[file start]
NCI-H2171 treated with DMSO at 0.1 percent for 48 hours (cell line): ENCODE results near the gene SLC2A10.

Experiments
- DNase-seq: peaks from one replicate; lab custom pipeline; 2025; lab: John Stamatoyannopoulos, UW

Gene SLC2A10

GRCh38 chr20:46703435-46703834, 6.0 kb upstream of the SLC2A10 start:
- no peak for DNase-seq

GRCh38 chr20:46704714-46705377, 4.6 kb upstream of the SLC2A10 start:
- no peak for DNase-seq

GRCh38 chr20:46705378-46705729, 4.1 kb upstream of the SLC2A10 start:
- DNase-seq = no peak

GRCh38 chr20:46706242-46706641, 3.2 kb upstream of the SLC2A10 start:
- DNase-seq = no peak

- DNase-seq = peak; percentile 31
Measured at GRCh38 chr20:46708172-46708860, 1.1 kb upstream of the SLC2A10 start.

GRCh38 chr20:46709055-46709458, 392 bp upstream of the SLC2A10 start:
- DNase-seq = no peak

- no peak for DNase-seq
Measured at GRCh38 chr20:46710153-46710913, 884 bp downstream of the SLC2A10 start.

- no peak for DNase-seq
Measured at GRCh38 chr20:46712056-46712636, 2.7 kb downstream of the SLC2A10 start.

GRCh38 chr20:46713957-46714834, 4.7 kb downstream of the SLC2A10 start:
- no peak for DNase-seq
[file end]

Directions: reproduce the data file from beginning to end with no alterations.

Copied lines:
NCI-H2171 treated with DMSO at 0.1 percent for 48 hours (cell line): ENCODE results near the gene SLC2A10.

Experiments
- DNase-seq: peaks from one replicate; lab custom pipeline; 2025; lab: John Stamatoyannopoulos, UW

Gene SLC2A10

GRCh38 chr20:46703435-46703834, 6.0 kb upstream of the SLC2A10 start:
- no peak for DNase-seq

GRCh38 chr20:46704714-46705377, 4.6 kb upstream of the SLC2A10 start:
- no peak for DNase-seq

GRCh38 chr20:46705378-46705729, 4.1 kb upstream of the SLC2A10 start:
- DNase-seq = no peak

GRCh38 chr20:46706242-46706641, 3.2 kb upstream of the SLC2A10 start:
- DNase-seq = no peak

- DNase-seq = peak; percentile 31
Measured at GRCh38 chr20:46708172-46708860, 1.1 kb upstream of the SLC2A10 start.

GRCh38 chr20:46709055-46709458, 392 bp upstream of the SLC2A10 start:
- DNase-seq = no peak

- no peak for DNase-seq
Measured at GRCh38 chr20:46710153-46710913, 884 bp downstream of the SLC2A10 start.

- no peak for DNase-seq
Measured at GRCh38 chr20:46712056-46712636, 2.7 kb downstream of the SLC2A10 start.

GRCh38 chr20:46713957-46714834, 4.7 kb downstream of the SLC2A10 start:
- no peak for DNase-seq